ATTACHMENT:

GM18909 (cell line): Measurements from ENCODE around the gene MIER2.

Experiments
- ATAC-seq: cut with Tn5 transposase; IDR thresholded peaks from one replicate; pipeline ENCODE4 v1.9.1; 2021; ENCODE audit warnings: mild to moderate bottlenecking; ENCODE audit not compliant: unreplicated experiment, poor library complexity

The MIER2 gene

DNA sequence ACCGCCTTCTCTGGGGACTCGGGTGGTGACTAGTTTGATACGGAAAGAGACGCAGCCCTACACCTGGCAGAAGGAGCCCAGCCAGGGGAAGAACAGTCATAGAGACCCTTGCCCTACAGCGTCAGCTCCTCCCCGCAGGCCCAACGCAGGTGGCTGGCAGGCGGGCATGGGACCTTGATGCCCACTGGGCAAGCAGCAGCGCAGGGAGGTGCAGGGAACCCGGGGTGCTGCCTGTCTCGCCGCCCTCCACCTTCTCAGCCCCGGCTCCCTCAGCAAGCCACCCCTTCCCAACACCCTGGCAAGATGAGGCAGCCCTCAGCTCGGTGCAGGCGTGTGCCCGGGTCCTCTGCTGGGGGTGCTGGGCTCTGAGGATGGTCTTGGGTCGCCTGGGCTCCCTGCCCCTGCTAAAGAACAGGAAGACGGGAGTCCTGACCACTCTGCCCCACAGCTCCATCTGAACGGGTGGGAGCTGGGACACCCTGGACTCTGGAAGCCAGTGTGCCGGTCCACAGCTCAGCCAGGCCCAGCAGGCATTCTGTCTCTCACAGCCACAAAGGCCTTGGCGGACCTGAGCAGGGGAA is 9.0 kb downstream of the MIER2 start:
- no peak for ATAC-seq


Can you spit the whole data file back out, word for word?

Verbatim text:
GM18909 (cell line): Measurements from ENCODE around the gene MIER2.

Experiments
- ATAC-seq: cut with Tn5 transposase; IDR thresholded peaks from one replicate; pipeline ENCODE4 v1.9.1; 2021; ENCODE audit warnings: mild to moderate bottlenecking; ENCODE audit not compliant: unreplicated experiment, poor library complexity

The MIER2 gene

DNA sequence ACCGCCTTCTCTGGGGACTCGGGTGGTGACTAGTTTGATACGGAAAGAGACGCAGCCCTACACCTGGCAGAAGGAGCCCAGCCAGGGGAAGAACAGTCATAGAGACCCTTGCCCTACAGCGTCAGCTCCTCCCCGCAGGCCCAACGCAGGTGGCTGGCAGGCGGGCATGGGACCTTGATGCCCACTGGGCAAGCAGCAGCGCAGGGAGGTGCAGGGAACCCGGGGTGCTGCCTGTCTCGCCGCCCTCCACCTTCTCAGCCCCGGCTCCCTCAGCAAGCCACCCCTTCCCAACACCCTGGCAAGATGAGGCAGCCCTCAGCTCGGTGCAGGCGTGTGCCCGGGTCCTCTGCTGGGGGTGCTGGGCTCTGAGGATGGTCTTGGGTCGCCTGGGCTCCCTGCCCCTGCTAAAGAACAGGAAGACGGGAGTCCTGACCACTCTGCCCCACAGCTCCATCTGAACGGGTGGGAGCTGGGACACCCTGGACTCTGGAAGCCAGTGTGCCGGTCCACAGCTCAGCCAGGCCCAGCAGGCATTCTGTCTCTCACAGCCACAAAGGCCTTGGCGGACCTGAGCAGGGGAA is 9.0 kb downstream of the MIER2 start:
- no peak for ATAC-seq